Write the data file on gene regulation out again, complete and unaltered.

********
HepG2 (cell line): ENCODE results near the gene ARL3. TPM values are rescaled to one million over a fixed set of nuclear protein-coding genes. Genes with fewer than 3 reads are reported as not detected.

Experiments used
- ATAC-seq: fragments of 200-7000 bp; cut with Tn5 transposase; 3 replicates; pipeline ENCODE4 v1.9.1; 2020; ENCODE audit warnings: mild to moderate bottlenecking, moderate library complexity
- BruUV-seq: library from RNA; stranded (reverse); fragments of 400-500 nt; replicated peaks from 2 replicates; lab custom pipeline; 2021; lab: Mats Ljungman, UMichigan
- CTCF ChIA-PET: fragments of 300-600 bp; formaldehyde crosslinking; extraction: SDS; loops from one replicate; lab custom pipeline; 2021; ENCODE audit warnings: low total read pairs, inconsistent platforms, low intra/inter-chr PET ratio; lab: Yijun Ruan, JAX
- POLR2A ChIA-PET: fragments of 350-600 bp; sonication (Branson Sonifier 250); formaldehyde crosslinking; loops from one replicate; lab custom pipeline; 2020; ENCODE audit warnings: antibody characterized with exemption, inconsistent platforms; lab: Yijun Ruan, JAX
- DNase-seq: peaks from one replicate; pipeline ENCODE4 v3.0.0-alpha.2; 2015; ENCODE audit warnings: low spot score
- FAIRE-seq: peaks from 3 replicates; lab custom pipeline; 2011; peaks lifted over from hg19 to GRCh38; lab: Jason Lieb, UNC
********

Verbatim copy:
HepG2 (cell line): ENCODE results near the gene ARL3. TPM values are rescaled to one million over a fixed set of nuclear protein-coding genes. Genes with fewer than 3 reads are reported as not detected.

Experiments used
- ATAC-seq: fragments of 200-7000 bp; cut with Tn5 transposase; 3 replicates; pipeline ENCODE4 v1.9.1; 2020; ENCODE audit warnings: mild to moderate bottlenecking, moderate library complexity
- BruUV-seq: library from RNA; stranded (reverse); fragments of 400-500 nt; replicated peaks from 2 replicates; lab custom pipeline; 2021; lab: Mats Ljungman, UMichigan
- CTCF ChIA-PET: fragments of 300-600 bp; formaldehyde crosslinking; extraction: SDS; loops from one replicate; lab custom pipeline; 2021; ENCODE audit warnings: low total read pairs, inconsistent platforms, low intra/inter-chr PET ratio; lab: Yijun Ruan, JAX
- POLR2A ChIA-PET: fragments of 350-600 bp; sonication (Branson Sonifier 250); formaldehyde crosslinking; loops from one replicate; lab custom pipeline; 2020; ENCODE audit warnings: antibody characterized with exemption, inconsistent platforms; lab: Yijun Ruan, JAX
- DNase-seq: peaks from one replicate; pipeline ENCODE4 v3.0.0-alpha.2; 2015; ENCODE audit warnings: low spot score
- FAIRE-seq: peaks from 3 replicates; lab custom pipeline; 2011; peaks lifted over from hg19 to GRCh38; lab: Jason Lieb, UNC